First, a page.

Tuesday, December 21, 2010

12 Days of the Ethereal Gazette Issue 12 - Day 6

The Phantom Coach by Amelia B. Edwards

The name of this story is misspelled in the Table of Contents as “The Fhantom Coach”. This story is an older and presumably in the public domain, although Nicky also has the year of Ms. Edwards’s death incorrect.

Like most horror or Gothic stories from an earlier era, the story is slow moving and much of the “scare” relies on atmosphere rather than actual bad things happening. This story is no different, and I found myself skimming to get to the end where the phantom coach makes its appearance. This style may work for some people, but it doesn’t for me, unfortunately.

Grade: C

Blessed be the Bloody by Monette Bebow-Reinhard

The problems with author name and story title continue here. Nicky refers to this author as “Moenette” in the “Editor’s Lounge”. Also, the title of the story in the body of the anthology is “Blessed Are the Bloody” not “Be”.

This story is an “adaption” of Nicky’s “Bloodletting”. While Ms. Bebow-Reinhard has made some improvements, including giving the story more of a plot, she has also left some of Nicky’s laughable original lines intact, including the infamous, “thou shalt not allow a witch suffereth to live.” The story involves a vampire loose on the floor of a hospital, killing patients right and left without the hospital doing the sensible thing and either evacuating or calling the cops. A nurse, who turns out to be a witch, fights with the vampire although it is ultimately killed by the narrator – Theo Wolfe – pulling open the curtains of a hospital room and letting in the sun…at 3:00 a.m. Er, yeah.

As a side note, Ms. Bebow-Reinhard has written a couple of Bonanza fan-fic novels, which are supposedly “authorized” and are available on Amazon. She has a habit of responding poorly to negative reviews, although not as poorly as Nicky.

Grade: D+

Conjurella: The Unauthorized Version by T. Casey Brennan

Nicky has misspelled a word in the title of this story in body of anthology – “Authorized” is “Autorized”.  Also, the Table of Contents says this story starts on page 126, when it actually starts on page 136.

I think this story is supposed to be non-fiction; I think it is the writer discussing some events earlier in his life. Unfortunately, the story didn’t resonate with me at all – I don’t know who this person is and there was nothing in the beginning of the narrative to connect his experiences to anything besides himself, no larger lesson, no philosophical observations, nothing.  I quit reading after a couple of pages.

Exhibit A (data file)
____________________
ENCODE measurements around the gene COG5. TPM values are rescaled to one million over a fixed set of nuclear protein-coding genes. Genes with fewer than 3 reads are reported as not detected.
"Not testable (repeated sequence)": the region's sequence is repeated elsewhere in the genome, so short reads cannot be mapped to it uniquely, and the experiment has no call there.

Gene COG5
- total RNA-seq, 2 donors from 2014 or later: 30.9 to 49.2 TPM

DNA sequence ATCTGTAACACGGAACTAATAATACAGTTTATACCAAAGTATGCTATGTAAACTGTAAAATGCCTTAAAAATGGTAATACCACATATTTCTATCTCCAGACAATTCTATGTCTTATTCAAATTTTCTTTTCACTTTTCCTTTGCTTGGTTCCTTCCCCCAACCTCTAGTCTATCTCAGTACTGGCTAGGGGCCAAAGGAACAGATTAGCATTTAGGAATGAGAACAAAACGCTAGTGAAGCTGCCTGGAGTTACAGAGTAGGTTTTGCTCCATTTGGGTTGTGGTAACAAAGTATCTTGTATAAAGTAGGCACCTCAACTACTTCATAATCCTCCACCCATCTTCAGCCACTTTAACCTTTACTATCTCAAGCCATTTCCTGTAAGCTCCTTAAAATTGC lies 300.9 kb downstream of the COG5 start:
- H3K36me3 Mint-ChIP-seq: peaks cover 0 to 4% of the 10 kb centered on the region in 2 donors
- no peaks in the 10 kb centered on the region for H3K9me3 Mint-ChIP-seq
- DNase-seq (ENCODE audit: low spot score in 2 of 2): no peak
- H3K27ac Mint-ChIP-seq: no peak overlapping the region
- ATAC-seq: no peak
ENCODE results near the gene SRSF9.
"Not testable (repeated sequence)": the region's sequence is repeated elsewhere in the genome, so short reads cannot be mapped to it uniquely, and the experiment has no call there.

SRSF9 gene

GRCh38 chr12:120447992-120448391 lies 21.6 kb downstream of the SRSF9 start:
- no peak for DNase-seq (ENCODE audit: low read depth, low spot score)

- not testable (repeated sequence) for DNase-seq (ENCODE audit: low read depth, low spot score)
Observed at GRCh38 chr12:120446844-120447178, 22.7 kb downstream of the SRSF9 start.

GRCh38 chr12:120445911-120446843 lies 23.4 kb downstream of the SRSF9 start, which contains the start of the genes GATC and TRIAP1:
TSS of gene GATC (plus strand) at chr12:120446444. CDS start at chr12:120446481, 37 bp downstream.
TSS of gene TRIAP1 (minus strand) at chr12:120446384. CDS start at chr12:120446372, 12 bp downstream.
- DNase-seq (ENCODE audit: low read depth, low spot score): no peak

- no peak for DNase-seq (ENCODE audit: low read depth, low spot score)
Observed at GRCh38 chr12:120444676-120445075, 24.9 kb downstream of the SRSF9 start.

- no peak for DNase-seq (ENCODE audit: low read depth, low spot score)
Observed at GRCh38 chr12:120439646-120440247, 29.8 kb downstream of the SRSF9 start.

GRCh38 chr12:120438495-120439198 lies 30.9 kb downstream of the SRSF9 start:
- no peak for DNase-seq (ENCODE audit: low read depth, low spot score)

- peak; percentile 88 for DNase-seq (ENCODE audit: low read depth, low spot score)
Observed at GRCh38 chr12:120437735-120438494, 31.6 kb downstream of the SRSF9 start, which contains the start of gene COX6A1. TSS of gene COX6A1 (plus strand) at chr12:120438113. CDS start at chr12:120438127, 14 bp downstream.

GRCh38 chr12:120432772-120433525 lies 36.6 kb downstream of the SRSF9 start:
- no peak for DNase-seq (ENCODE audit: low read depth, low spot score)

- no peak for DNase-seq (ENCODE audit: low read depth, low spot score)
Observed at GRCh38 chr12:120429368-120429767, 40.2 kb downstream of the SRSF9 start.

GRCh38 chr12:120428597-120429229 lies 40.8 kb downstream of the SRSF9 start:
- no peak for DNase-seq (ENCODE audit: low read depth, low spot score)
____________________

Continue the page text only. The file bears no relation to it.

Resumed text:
Edited to add: This story can be read on-line for free here.

Grade: DNF

Sunday, December 19, 2010

12 Days of the Ethereal Gazette Issue 12 - Day 5

Onward and onward...

"The Smiling Undertaker" by Brent L. Petretti

In the body of the anthology, the author’s name is listed as “Brent L. Petretti”; in the Table of Contents, it is listed as "Petrelli". A little Google search revealed that Petretti is most likely the correct spelling. How many mistakes has Nicky made now in the Table of Contents? I've lost count.

In this story, after two little boys are killed (in some never specified manner), the family – the boys’ mother and father, and the mother’s sister and her husband Doug – gather at the house in grief. Doug hears a knock at the door and he answers, only to find a business card left on an empty door step. An undertaker’s card. After both his wife and her sister have strange reactions to holding the card, he gets a bad feeling about the undertaker and goes to visit him. Things progress from there.

This story was was the most frustrating to read so far because there is a good idea hiding in here. But it is buried under too many words. The plot gets bogged down in description, interior monologue, and waffling. Even then, some important details are missing. For example, we never learn how the boys are killed or why their father would feel guilty.

The story is told mostly from Doug’s POV – although some massively distracting head-hopping occurs in a couple of scenes – and comes aross as melodramatic at times. I just wrote that same word – melodramatic – in a review yesterday. I think there is a fine line between emotion and melodrama. Melodrama comes from exaggerated emotional reactions, and in this story, while the grief over losing two children is intense, it is presented in an over-the-top way. A little restraint would have gone a long way towards making the emotional tone of the characters more believable.

Finally, the ending is too ambiguous; there are earlier hints that the undertaker is evil, but the climactic scene leaves the reader with the opposite impression. This story is supposedly horror, but I don’t see the horror if the undertaker is a good force rather than an evil one.

Grade: C

“Kissing Off Amber” by Ken Goldman